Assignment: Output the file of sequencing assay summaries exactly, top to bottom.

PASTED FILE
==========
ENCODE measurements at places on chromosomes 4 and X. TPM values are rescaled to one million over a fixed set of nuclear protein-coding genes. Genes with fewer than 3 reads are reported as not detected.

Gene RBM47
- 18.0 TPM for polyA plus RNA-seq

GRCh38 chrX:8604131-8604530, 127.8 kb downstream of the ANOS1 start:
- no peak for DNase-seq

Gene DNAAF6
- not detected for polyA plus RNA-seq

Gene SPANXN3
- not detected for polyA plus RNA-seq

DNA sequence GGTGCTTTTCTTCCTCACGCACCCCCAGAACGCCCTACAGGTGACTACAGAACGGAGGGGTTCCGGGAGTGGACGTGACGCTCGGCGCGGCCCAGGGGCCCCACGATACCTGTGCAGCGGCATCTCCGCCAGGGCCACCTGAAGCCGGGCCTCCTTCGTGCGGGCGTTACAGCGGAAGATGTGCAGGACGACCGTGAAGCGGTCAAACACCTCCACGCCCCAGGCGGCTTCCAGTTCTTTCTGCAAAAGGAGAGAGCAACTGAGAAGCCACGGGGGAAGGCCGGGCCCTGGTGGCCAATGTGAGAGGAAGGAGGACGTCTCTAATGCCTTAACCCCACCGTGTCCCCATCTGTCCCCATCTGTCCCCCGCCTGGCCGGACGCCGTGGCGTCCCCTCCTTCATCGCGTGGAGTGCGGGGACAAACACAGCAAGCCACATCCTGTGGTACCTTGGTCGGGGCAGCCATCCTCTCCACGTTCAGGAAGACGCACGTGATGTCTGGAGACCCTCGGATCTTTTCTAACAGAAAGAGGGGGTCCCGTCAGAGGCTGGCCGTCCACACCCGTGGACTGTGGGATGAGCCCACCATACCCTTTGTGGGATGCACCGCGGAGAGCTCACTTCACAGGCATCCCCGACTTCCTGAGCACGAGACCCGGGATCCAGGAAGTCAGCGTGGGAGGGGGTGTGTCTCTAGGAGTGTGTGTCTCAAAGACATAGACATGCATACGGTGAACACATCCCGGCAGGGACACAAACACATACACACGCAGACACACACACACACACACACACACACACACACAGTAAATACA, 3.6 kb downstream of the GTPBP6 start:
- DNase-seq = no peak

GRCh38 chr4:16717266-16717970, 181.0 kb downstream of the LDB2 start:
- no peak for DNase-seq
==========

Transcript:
ENCODE measurements at places on chromosomes 4 and X. TPM values are rescaled to one million over a fixed set of nuclear protein-coding genes. Genes with fewer than 3 reads are reported as not detected.

Gene RBM47
- 18.0 TPM for polyA plus RNA-seq

GRCh38 chrX:8604131-8604530, 127.8 kb downstream of the ANOS1 start:
- no peak for DNase-seq

Gene DNAAF6
- not detected for polyA plus RNA-seq

Gene SPANXN3
- not detected for polyA plus RNA-seq

DNA sequence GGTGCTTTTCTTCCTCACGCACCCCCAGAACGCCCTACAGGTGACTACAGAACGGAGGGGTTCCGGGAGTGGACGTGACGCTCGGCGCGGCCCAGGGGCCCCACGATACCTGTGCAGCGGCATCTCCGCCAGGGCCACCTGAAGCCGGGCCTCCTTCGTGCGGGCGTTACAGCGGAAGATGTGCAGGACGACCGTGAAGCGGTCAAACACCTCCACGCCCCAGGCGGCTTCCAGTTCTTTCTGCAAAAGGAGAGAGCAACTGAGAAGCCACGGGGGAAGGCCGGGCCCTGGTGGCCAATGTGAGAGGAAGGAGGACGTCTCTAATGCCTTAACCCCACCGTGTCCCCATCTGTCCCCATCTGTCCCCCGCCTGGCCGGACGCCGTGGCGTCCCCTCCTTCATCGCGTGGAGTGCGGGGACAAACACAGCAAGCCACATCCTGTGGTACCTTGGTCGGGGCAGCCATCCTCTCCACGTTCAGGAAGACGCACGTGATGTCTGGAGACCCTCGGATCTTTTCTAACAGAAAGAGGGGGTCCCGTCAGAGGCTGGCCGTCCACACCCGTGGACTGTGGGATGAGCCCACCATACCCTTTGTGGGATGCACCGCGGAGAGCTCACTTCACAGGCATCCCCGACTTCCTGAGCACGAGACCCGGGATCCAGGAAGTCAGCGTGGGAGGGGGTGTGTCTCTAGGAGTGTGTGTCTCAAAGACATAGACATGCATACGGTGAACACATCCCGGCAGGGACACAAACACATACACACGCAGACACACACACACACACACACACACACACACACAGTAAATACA, 3.6 kb downstream of the GTPBP6 start:
- DNase-seq = no peak

GRCh38 chr4:16717266-16717970, 181.0 kb downstream of the LDB2 start:
- no peak for DNase-seq